contribute, while other students may experience difficulty keeping up
with the flow of conversation and asking questions. Students may also
have lim­ited topics of interest and discuss these topics repetitively.


Example: “I’ve noticed that other students
cannot share their thoughts and ideas with you when you start a
conversation because you do all the talking. It may seem to them that
you don’t care what they have to say. Other students will be more
willing to talk if you stop once you’ve stated your idea or opinion and
allow them a turn to talk. When you stop, they know you are listening.
You can say to them, “What do you think?” or “Has this ever happened to
you?’”



Terminating interactions. Some students with ASD may
not know how to appropriately end a conversation. They may abruptly
walk away, start talking with another student, or bluntly tell a student
they don’t know what they’re talking about. Other students may
interpret this as rude and impolite behavior. Teachers might point out
to the student some ac­ceptable ways of ending a conversation.


Example: “You just walked away from that student
when they were talking. Rather than walk away, you might say “‘I have
to go now,’ ‘It’s time for my next class,’ ‘Or ‘I’ll see you later and
we can finish our talk.’”



Recognizing body language. The recognition of body
language or nonverbal cues is critical to suc­cessful social
interactions. Students with ASD typically have difficulty interpreting
these cues from teachers or other students. Body language tells students
when they violate a person’s personal space, a person needs to leave,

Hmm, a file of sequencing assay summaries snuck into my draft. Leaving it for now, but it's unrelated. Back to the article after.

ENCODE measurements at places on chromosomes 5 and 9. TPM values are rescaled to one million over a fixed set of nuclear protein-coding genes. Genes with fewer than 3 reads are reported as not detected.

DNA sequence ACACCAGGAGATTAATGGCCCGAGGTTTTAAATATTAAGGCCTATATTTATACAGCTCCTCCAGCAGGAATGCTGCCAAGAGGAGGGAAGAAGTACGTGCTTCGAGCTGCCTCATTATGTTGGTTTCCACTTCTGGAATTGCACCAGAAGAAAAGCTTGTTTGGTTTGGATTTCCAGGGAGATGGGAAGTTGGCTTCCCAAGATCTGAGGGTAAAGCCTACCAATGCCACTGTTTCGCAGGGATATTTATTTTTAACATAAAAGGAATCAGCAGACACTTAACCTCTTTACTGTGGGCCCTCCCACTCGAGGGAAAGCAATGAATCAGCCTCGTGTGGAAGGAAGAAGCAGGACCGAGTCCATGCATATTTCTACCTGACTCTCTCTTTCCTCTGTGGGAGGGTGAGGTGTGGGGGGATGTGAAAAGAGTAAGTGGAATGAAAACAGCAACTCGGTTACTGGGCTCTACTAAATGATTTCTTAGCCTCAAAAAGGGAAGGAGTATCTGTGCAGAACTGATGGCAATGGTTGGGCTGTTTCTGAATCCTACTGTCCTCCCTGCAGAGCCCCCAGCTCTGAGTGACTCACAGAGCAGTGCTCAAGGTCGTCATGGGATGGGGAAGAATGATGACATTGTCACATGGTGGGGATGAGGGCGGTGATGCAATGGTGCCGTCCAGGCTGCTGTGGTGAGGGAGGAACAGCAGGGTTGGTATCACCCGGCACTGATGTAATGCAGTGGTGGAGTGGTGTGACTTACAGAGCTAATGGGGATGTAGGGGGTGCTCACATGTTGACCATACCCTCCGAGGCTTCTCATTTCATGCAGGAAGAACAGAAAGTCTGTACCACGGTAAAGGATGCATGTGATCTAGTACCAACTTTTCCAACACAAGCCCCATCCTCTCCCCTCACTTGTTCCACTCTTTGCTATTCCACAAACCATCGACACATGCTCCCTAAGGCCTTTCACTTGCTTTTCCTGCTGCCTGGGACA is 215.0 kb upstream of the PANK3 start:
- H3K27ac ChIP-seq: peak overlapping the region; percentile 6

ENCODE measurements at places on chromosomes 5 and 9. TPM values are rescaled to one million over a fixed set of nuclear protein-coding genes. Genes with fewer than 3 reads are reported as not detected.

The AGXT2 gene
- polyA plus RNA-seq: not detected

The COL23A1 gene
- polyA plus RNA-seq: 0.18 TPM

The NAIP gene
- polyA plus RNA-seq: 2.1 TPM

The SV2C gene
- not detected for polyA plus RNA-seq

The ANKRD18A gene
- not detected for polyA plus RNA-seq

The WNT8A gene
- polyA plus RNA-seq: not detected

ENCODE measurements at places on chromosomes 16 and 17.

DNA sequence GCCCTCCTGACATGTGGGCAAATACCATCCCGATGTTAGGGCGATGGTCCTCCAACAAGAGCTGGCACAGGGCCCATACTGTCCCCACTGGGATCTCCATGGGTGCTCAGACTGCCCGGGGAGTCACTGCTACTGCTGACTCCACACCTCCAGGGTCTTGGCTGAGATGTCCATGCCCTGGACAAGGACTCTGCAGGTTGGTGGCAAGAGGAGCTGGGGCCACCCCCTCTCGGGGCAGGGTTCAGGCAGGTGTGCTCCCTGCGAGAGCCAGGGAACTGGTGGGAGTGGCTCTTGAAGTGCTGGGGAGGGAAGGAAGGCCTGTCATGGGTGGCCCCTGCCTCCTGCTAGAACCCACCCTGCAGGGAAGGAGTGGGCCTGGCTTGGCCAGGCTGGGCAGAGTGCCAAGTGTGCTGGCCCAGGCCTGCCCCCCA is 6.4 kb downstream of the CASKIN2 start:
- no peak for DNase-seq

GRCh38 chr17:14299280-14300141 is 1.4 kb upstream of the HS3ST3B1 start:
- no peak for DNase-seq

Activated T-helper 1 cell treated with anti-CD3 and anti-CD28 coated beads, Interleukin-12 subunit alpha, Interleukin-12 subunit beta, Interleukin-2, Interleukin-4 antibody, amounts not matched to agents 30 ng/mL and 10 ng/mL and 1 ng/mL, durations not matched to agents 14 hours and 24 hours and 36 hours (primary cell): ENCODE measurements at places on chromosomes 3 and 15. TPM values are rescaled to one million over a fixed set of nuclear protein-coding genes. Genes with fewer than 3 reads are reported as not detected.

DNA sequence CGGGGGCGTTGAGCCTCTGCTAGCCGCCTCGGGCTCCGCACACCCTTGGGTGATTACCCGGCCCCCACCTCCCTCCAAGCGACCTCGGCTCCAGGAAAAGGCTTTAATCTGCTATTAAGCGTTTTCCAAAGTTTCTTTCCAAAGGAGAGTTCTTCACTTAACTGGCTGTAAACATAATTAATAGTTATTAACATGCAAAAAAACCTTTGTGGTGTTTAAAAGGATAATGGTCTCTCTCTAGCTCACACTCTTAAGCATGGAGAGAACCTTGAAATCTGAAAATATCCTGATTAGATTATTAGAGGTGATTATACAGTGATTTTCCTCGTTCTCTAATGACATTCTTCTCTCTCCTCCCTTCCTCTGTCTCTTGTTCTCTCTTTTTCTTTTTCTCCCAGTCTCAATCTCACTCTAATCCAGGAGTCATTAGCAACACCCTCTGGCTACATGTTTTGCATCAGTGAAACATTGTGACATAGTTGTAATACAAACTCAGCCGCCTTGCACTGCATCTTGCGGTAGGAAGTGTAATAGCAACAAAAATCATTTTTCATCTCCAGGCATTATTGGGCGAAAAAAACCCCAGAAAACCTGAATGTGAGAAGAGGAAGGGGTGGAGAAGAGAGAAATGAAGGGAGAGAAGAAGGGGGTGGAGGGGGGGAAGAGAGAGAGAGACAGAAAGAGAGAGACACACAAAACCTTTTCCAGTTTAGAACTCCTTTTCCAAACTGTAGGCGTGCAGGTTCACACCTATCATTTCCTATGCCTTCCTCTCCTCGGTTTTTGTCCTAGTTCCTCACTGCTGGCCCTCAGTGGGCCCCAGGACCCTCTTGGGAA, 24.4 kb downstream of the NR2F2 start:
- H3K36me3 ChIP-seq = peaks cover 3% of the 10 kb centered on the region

or they need to change behavior. Teachers can incorporate these skills
into their class time or school day.


Example: Before leaving the classroom,
demonstrate nonverbal cues by holding a finger to your lips and telling
students that means “quiet,” a hand held up with palm fac­ing outward
means “wait” or “stop,” and both hands pushing downward means “slow
down.” You may need to demonstrate facial expressions you use to
“deliver messages” and what they mean. Other students can demonstrate
nonverbal cues they use. When students move through the halls, you may
want to teach them the “arms length” rule for personal space.



Transitions. Many students with ASD have significant
problems changing from one activity to the next or moving from one
location to another. They may be easily upset by abrupt changes in
routine and unable to estimate how much time is left to finish an
activity and begin the next one. Poor executive function skills such as
disorganization may also prevent them from putting materials away from
the last activity or getting ready for the next activity. They may also
need closure and preparation time for the transition. Problems arise if
the teacher tries to push them to transition at the last minute.


Example: About 10 minutes prior to the
transition, refer to the classroom schedule and announce when the bell
will ring or when the next activity will begin. Provide a 5-minute and
then a 1-minute warning. This countdown helps students finish
assignments or end favorite activities. For students that have
difficulty getting started after a transition, place assign­ment folders
on their desks so that they have their assignments and don’t have to
wait for instructions or materials. They can use the same folder to
submit assignments (the folders can be left on their desks at the end of
the period).



Conclusion
Students with ASD often lack the social skills to communicate and
interact effectively with peers and adults. They may use challenging or
disruptive behavior to communicate their needs. These examples
illustrate how PBIS provides a proactive framework for assessing social
interaction and communication needs and for teaching new, effective
skills that replace the challenging behavior. When used consistently,
these strategies fit within the framework of the classroom and can help
promote positive student behavior.